For example, an organisation wants its accountants to follow standard practices in performing their tasks, but in R&D the organisation wants to encourage creative behaviour that leads to innovation. Many integrating mechanisms like taskforces and teams can increase mutual adjustment by providing an opportunity for people to meet and work out improved ways of doing things. Managers can also promote norms and values that emphasise change rather than stability. For all organisational roles, however, the appropriate balance between these two variables is one that promotes creative and responsible employee behaviour as well as organisational effectiveness.
Mechanistic and Organic Structures
Each design challenge has implications for an organisation as a whole and the people in the organisation behave and perform. Two useful concepts understanding how managers manipulate all these challenges collectively to influence the way an organisational structure works are the concept of mechanistic structure and organic structure. Both these structures are described as follows:
Mechanistic structures are those that resemble a bureaucracy. These structures are highly formalised and centralised. Communication tends to follow formal channels and employees are given specific job descriptions delineating their roles and responsibilities. Mechanistic organisations are often rigid and resist change, making them unsuitable for innovativeness and taking quick action. These forms have the downside of inhibiting entrepreneurial action and discouraging the use of individual initiative on the part of employees. Not only do mechanistic structures have disadvantages for innovativeness but they also limit individual autonomy and self- determination, which will likely lead to lower levels of intrinsic motivation on the job.
Characteristics of Mechanistic Structure
Some characteristics of mechanistic structure are listed below:
i) Stable Environment: This organisational structure works best when the environment is relatively stable. ii) Low Differentiation of Tasks: Tasks will not be differentiated much, because each sub-task is relatively stable and easy to control.
ii) Low Differentiation of Tasks: Tasks will not be differentiated much, because each sub-task is relatively stable and easy to control
iii) Low Integration of Departments and Functional Areas: Due to the stability tasks, there will be low integration between departments and functional areas, because tasks stay relatively stable, and because the functional areas are not heavily dependent on each other.
iv) Centralised Decision-Making: When the environment is stable, there is no need for complex decision-making that involves people at lower levels. Therefore, decision-making is centralised at the top of the organisation.
v) Standardisation and Formalisation: When tasks are stable, tasks should be standardised and formalised, so that operations can run smoothly without breakdowns. The main advantage of a mechanistic structure is its efficiency. Therefore, organisations that are trying to maximise efficiency and minimise costs, mechanistic structures provide advantages The biggest drawback to the mechanisut structure is its lack of flexibility, which may cause an organisation to have trouble adjusting to change and coping with the unexpected.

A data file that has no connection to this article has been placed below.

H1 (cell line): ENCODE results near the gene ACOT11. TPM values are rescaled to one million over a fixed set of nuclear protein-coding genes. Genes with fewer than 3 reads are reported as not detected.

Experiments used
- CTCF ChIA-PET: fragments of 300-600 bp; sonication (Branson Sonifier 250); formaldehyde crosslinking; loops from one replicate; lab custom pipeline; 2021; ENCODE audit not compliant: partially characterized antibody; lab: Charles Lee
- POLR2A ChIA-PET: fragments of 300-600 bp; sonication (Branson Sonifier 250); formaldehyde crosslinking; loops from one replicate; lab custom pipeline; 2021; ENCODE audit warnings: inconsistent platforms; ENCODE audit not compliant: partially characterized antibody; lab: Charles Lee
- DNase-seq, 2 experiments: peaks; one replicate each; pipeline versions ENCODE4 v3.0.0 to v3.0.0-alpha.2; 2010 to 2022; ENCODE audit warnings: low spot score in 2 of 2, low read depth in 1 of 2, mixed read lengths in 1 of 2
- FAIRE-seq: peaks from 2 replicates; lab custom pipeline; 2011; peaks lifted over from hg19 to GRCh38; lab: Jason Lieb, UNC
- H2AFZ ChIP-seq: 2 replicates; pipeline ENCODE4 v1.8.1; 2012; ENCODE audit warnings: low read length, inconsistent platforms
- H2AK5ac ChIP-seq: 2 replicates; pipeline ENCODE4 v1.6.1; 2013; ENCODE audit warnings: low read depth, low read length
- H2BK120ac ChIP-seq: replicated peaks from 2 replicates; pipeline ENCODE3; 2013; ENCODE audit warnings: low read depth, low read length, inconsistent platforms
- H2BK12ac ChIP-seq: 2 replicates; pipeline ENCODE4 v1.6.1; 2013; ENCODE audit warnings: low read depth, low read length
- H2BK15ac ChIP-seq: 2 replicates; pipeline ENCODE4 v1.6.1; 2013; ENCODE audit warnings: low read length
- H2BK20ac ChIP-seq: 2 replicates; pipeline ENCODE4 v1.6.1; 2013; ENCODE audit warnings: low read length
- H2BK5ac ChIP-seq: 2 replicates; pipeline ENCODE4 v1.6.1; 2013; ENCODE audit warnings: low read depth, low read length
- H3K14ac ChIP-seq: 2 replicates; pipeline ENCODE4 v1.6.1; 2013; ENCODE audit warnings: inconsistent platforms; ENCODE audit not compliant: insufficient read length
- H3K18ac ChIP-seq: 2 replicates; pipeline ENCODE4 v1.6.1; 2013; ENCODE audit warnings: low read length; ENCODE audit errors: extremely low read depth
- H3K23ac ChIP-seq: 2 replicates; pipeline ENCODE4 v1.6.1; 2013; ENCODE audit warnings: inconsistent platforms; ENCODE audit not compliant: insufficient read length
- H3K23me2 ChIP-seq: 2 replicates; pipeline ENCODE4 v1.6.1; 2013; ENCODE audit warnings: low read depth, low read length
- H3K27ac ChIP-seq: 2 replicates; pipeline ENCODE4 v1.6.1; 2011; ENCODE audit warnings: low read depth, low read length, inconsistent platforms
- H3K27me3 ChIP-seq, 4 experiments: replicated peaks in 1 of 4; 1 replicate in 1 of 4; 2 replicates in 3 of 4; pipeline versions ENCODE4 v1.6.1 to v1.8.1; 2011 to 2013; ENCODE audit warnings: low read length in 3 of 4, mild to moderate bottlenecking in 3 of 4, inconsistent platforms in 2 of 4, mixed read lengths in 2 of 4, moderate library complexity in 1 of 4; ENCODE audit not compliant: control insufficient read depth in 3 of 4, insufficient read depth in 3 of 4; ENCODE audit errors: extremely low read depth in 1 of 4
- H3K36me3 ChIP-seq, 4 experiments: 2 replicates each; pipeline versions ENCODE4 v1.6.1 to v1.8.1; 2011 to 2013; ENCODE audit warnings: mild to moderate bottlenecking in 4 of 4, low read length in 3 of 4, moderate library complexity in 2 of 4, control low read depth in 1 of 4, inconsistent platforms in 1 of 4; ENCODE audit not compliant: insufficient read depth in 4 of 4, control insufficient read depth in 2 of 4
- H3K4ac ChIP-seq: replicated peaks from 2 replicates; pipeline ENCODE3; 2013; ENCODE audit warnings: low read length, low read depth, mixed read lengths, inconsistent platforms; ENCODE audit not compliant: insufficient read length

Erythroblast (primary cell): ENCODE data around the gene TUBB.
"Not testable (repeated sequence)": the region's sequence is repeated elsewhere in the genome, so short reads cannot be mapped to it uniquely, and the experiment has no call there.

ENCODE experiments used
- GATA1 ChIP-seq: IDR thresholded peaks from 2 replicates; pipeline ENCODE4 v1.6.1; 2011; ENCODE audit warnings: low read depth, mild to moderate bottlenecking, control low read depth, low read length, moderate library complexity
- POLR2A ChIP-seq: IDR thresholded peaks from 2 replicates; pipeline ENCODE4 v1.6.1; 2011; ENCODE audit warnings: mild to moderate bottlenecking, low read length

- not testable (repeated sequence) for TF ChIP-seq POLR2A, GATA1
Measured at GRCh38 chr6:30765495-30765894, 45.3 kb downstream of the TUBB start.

In contrast to mechanistic structures, organic structures are flexible and decentralised, with low levels of formalisation. In organisations with an organic structure, communication lines are more fluid and flexible Employee job descriptions are broader and employees are asked to perform duties based on the specific needs of the organisation at the time a well as their own expertise levels. Organic structures tend to be related to higher levels of job satisfaction on the part of employees. They structures are conducive to entrepreneunal behaviour and innovativeness.
Characteristics of Organic Structure
Some characteristics of organic structure are as follows:
i) Dynamic and Uncertain Environment: This organisational structure works best when the environment is relatively dynamic and uncertain.
ii) High Differentiation of Tasks: Because tasks are often changing, tasks may need to be differentiated. so specialists, each responsible for one or few tasks, are able to respond quickly.
iii) High Integration of Departments and In complex Functional Areas: environments, rapid communication and information sharing is necessary. Therefore, departments and different functional areas need to be tightly integrated.
iv) Decentralised Decision-Making: When the environment is dynamic and uncertain, there is a need for complex decision-making that involves people at lower levels. Therefore, decision-making power should be distributed to lower ranks, which should get empowered in making decisions.
v) Little Standardisation and Formalisation: When tasks change rapidly, it is unfeasible to institute standardisation and formalised procedures. Instead, tasks should be mutually adjusted, so that each sub-task is balanced with other sub-tasks.
In conclusion, it can be stated that advancements in IT, globalisation, changing workforce, and other factors have strengthened the need for more organic structures that are flexible and responsive to these changes. Moreover, the era of knowledge management characterised by information sharing rather than hierarchy and status is more consistent with the organic structure.
Mechanistic versus Organic Structure
|Machanistic Structures||Organic Structures|
|Have narrow span of control.||Have wider span of control|
|Have High degree of formalisation.||Characterised by little formulation.|